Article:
Coffee – The Mishna Berura quotes authorities on both sides of the debate whether coffee is primarily drunk to assist in digestion or eating and therefore advises to avoid the safek by either bentching first and afterwards drinking the coffee with a defiantly bracha. Alternatively, one could avoid the safek by saying a shehakol on a candy and have in mind to exempt the safek coffee.  If one can’t avoid the safek then the bottom line is that one should NOT make a shehakol on coffee during a meal

Tea – It seems almost everyone agrees when it comes to Tea that it is considered a normal meal drink and therefore wouldn’t require it’s own beracha during a bread meal.   

4.  Desserts

  • If one is already full, and he is only eating the deserts because he enjoys its taste, he would have to make a new bracha on the item.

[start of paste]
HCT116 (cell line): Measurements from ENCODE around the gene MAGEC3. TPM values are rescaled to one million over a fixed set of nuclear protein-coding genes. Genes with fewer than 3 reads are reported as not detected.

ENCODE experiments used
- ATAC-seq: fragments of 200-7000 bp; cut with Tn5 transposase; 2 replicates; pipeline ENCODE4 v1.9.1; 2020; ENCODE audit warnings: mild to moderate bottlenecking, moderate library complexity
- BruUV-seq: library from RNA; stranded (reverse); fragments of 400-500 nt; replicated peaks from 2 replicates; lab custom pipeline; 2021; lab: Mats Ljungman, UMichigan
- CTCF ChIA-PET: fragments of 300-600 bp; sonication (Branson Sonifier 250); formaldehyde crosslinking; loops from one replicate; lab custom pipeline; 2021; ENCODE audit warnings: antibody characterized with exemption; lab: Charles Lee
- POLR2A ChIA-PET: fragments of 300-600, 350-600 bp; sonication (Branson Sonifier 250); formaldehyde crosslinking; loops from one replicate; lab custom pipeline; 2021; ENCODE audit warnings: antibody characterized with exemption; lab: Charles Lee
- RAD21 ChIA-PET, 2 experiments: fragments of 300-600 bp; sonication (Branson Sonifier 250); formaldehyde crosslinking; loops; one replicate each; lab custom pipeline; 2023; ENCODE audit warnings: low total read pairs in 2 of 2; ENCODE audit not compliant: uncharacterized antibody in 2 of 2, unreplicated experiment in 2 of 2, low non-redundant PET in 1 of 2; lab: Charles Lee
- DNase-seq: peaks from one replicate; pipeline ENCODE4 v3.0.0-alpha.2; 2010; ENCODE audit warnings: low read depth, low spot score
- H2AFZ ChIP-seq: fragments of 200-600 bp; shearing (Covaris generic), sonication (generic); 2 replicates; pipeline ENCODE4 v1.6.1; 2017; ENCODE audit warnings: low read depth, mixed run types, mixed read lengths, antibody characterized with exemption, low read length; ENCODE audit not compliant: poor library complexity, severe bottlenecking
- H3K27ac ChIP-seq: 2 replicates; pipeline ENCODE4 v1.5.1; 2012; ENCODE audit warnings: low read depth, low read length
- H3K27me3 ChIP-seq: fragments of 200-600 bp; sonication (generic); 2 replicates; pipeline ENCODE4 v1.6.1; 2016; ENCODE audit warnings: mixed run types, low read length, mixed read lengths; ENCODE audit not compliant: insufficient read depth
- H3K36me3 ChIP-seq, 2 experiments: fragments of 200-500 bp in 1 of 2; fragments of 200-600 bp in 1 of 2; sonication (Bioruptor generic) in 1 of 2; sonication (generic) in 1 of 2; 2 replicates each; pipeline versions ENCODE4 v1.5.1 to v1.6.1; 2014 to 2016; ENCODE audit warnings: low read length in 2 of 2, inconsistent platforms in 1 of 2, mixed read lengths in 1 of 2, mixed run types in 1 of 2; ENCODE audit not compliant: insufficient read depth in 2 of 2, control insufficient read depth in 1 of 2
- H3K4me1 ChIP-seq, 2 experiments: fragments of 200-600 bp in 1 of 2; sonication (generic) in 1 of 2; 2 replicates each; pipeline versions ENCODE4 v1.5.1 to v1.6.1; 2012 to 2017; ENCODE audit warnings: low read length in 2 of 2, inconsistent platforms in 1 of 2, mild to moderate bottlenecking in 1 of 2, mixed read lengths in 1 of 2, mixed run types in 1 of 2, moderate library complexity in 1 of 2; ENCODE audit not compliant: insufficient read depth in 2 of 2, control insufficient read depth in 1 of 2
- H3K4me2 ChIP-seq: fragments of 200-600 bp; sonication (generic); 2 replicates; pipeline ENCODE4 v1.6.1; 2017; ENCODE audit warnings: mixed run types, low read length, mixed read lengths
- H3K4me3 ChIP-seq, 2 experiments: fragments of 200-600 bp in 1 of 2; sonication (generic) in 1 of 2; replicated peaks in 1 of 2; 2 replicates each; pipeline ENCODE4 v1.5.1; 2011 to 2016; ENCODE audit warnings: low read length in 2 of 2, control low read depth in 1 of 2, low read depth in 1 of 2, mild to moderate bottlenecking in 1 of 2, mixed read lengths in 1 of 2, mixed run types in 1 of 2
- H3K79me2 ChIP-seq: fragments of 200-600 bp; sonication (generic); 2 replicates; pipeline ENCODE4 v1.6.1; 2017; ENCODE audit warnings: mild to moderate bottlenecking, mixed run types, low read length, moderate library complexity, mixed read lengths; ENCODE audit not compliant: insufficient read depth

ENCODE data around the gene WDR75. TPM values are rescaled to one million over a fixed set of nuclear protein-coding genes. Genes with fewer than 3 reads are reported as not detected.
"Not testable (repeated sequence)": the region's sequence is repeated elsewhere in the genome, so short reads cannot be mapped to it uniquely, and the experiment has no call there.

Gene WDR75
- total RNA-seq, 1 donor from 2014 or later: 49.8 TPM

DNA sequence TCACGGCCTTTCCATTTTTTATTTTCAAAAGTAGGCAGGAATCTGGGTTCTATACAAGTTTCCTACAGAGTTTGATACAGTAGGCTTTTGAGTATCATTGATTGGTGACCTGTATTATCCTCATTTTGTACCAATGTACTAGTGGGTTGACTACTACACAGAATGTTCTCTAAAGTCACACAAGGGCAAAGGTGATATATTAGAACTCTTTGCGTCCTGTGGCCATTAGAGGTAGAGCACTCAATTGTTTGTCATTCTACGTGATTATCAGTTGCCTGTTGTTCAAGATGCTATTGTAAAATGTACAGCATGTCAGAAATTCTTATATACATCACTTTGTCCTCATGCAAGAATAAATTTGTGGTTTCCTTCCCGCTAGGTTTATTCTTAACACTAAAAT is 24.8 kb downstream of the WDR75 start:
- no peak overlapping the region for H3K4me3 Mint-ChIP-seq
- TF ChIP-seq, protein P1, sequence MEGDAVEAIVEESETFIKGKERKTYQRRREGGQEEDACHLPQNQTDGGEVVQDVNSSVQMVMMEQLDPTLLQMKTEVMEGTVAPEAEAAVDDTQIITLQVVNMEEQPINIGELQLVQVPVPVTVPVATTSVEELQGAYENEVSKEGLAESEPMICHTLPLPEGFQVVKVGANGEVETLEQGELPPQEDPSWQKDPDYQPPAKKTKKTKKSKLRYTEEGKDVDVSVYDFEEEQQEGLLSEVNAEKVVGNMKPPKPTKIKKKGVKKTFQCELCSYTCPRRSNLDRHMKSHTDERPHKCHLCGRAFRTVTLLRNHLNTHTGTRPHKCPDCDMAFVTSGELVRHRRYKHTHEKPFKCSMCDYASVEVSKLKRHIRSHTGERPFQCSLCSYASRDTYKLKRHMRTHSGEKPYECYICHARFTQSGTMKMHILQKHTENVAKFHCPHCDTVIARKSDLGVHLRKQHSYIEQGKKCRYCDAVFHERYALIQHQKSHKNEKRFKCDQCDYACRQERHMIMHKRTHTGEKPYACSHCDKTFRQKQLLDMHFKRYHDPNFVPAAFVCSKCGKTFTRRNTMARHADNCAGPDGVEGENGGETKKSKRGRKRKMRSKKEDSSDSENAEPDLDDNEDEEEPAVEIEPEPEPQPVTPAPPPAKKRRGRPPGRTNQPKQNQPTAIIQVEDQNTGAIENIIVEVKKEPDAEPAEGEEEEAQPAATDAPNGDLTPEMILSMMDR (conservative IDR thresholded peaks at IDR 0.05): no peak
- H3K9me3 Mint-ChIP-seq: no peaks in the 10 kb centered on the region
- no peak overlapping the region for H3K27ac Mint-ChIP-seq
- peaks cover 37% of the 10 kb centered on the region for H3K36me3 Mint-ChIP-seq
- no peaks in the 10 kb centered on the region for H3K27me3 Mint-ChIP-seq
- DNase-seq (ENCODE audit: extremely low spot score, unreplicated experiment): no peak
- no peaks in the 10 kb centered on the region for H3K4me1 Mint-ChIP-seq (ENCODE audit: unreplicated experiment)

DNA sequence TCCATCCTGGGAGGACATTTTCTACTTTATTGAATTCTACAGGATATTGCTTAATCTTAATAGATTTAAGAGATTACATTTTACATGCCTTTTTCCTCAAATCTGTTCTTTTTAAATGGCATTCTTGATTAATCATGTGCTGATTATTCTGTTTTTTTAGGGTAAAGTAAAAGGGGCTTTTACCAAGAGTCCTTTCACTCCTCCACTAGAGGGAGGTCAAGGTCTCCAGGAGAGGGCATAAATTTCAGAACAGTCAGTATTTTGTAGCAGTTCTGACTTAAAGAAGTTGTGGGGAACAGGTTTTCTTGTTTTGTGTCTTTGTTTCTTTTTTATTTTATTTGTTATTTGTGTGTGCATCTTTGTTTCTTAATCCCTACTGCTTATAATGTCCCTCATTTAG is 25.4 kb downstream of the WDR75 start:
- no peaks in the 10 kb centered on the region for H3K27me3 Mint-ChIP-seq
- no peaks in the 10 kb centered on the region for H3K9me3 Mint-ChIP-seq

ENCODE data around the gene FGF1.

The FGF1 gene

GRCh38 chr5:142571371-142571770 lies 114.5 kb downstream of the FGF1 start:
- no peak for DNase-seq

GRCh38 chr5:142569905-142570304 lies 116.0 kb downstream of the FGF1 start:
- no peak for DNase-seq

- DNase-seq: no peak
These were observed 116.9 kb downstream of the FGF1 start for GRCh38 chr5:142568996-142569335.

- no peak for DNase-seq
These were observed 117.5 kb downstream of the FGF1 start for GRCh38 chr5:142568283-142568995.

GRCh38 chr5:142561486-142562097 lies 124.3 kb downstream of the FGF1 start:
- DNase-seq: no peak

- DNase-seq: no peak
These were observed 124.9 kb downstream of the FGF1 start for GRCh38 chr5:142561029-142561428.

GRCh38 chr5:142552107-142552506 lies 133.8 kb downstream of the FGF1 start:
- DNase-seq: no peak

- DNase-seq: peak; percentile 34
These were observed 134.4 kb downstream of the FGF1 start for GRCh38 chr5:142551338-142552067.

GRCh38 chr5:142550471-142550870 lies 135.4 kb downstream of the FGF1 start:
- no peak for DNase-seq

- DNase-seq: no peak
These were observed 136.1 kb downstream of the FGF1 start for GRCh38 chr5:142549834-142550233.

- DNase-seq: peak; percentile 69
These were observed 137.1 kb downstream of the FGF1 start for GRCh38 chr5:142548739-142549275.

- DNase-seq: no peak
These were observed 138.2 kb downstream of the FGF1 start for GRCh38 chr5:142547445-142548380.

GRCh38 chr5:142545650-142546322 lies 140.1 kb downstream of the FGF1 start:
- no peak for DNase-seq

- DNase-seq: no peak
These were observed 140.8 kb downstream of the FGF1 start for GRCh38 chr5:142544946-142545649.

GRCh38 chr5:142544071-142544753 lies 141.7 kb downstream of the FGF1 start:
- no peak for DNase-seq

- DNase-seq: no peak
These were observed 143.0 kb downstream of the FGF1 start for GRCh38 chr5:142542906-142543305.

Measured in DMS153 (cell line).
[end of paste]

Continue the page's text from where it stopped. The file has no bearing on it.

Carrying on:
• Ice cream, sherbet, and candy all receive a separate bracha rishona.[1] However, many Sephardim hold that one should not make a Bracha on ice cream in a meal. [2]
  • A sugar cube placed in tea wouldn’t receive its own shehakol, since it is tofel to the tea.
  • Mezonot items like cakes and cookies technically deserve a bracha if they are eaten for their taste and not satiation. However, a mezonot item which is also classified as pas Ha’bah Bikisnin would NOT receive a bracha during a bread meal.

The reason is because there are three different opinions as to how to define pas haba bikisnin. For example, although Cake is pas haba bikisnin according to the Rambam, Rabbenu Chananel and Rav Hai Goan would both treat the cake like ordinary bread. Therefore, according to these two opinions, when on eats cake, even if it’s just for its taste – it wouldn’t require a new bracha since the bread from the start of the meal can cover this bread (the cake).  Therefore, although we generally hold that anything that has even one pas habah bikisnin qualification receives a mezonot for its bracha rishona, during a bread meal we are cautious for all three opinions.